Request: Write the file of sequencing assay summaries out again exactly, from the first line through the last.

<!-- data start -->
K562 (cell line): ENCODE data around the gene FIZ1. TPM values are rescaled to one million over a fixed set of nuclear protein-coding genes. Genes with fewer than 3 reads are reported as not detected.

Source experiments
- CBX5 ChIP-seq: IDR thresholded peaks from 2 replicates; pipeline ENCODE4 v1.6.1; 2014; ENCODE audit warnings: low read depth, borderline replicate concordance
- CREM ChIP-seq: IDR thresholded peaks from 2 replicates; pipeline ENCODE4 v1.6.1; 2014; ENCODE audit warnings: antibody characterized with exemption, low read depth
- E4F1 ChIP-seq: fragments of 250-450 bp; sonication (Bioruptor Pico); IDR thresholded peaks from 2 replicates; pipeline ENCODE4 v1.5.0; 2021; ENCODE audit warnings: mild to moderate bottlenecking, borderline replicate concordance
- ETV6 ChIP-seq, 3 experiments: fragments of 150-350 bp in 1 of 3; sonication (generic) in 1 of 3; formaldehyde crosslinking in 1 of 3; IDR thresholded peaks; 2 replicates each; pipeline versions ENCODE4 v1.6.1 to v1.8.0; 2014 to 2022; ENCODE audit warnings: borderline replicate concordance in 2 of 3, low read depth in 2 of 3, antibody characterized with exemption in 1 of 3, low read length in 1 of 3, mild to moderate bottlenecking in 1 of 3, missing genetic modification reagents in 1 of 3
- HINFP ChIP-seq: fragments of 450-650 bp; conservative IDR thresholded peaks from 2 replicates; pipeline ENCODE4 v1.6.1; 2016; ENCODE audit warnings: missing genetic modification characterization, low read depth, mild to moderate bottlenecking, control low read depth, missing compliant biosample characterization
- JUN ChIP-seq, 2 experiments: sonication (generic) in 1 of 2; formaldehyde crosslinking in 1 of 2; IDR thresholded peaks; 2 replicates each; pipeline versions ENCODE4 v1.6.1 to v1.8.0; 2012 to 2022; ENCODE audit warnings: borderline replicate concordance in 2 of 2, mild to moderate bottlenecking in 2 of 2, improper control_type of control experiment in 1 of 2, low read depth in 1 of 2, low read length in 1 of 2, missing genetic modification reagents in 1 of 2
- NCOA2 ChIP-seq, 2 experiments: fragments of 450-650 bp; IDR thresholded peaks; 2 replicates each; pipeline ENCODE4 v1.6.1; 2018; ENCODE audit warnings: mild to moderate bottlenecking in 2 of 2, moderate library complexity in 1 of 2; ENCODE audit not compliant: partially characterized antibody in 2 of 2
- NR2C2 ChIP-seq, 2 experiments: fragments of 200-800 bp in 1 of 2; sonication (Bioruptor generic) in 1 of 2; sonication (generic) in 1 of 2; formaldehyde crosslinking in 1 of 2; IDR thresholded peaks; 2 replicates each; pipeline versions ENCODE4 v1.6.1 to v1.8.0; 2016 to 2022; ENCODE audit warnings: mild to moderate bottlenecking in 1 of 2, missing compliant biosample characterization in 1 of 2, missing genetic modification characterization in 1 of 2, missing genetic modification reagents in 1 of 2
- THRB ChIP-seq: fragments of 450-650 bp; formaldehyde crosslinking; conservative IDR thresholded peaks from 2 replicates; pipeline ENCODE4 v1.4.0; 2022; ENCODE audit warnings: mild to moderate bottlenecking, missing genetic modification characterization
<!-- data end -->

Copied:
K562 (cell line): ENCODE data around the gene FIZ1. TPM values are rescaled to one million over a fixed set of nuclear protein-coding genes. Genes with fewer than 3 reads are reported as not detected.

Source experiments
- CBX5 ChIP-seq: IDR thresholded peaks from 2 replicates; pipeline ENCODE4 v1.6.1; 2014; ENCODE audit warnings: low read depth, borderline replicate concordance
- CREM ChIP-seq: IDR thresholded peaks from 2 replicates; pipeline ENCODE4 v1.6.1; 2014; ENCODE audit warnings: antibody characterized with exemption, low read depth
- E4F1 ChIP-seq: fragments of 250-450 bp; sonication (Bioruptor Pico); IDR thresholded peaks from 2 replicates; pipeline ENCODE4 v1.5.0; 2021; ENCODE audit warnings: mild to moderate bottlenecking, borderline replicate concordance
- ETV6 ChIP-seq, 3 experiments: fragments of 150-350 bp in 1 of 3; sonication (generic) in 1 of 3; formaldehyde crosslinking in 1 of 3; IDR thresholded peaks; 2 replicates each; pipeline versions ENCODE4 v1.6.1 to v1.8.0; 2014 to 2022; ENCODE audit warnings: borderline replicate concordance in 2 of 3, low read depth in 2 of 3, antibody characterized with exemption in 1 of 3, low read length in 1 of 3, mild to moderate bottlenecking in 1 of 3, missing genetic modification reagents in 1 of 3
- HINFP ChIP-seq: fragments of 450-650 bp; conservative IDR thresholded peaks from 2 replicates; pipeline ENCODE4 v1.6.1; 2016; ENCODE audit warnings: missing genetic modification characterization, low read depth, mild to moderate bottlenecking, control low read depth, missing compliant biosample characterization
- JUN ChIP-seq, 2 experiments: sonication (generic) in 1 of 2; formaldehyde crosslinking in 1 of 2; IDR thresholded peaks; 2 replicates each; pipeline versions ENCODE4 v1.6.1 to v1.8.0; 2012 to 2022; ENCODE audit warnings: borderline replicate concordance in 2 of 2, mild to moderate bottlenecking in 2 of 2, improper control_type of control experiment in 1 of 2, low read depth in 1 of 2, low read length in 1 of 2, missing genetic modification reagents in 1 of 2
- NCOA2 ChIP-seq, 2 experiments: fragments of 450-650 bp; IDR thresholded peaks; 2 replicates each; pipeline ENCODE4 v1.6.1; 2018; ENCODE audit warnings: mild to moderate bottlenecking in 2 of 2, moderate library complexity in 1 of 2; ENCODE audit not compliant: partially characterized antibody in 2 of 2
- NR2C2 ChIP-seq, 2 experiments: fragments of 200-800 bp in 1 of 2; sonication (Bioruptor generic) in 1 of 2; sonication (generic) in 1 of 2; formaldehyde crosslinking in 1 of 2; IDR thresholded peaks; 2 replicates each; pipeline versions ENCODE4 v1.6.1 to v1.8.0; 2016 to 2022; ENCODE audit warnings: mild to moderate bottlenecking in 1 of 2, missing compliant biosample characterization in 1 of 2, missing genetic modification characterization in 1 of 2, missing genetic modification reagents in 1 of 2
- THRB ChIP-seq: fragments of 450-650 bp; formaldehyde crosslinking; conservative IDR thresholded peaks from 2 replicates; pipeline ENCODE4 v1.4.0; 2022; ENCODE audit warnings: mild to moderate bottlenecking, missing genetic modification characterization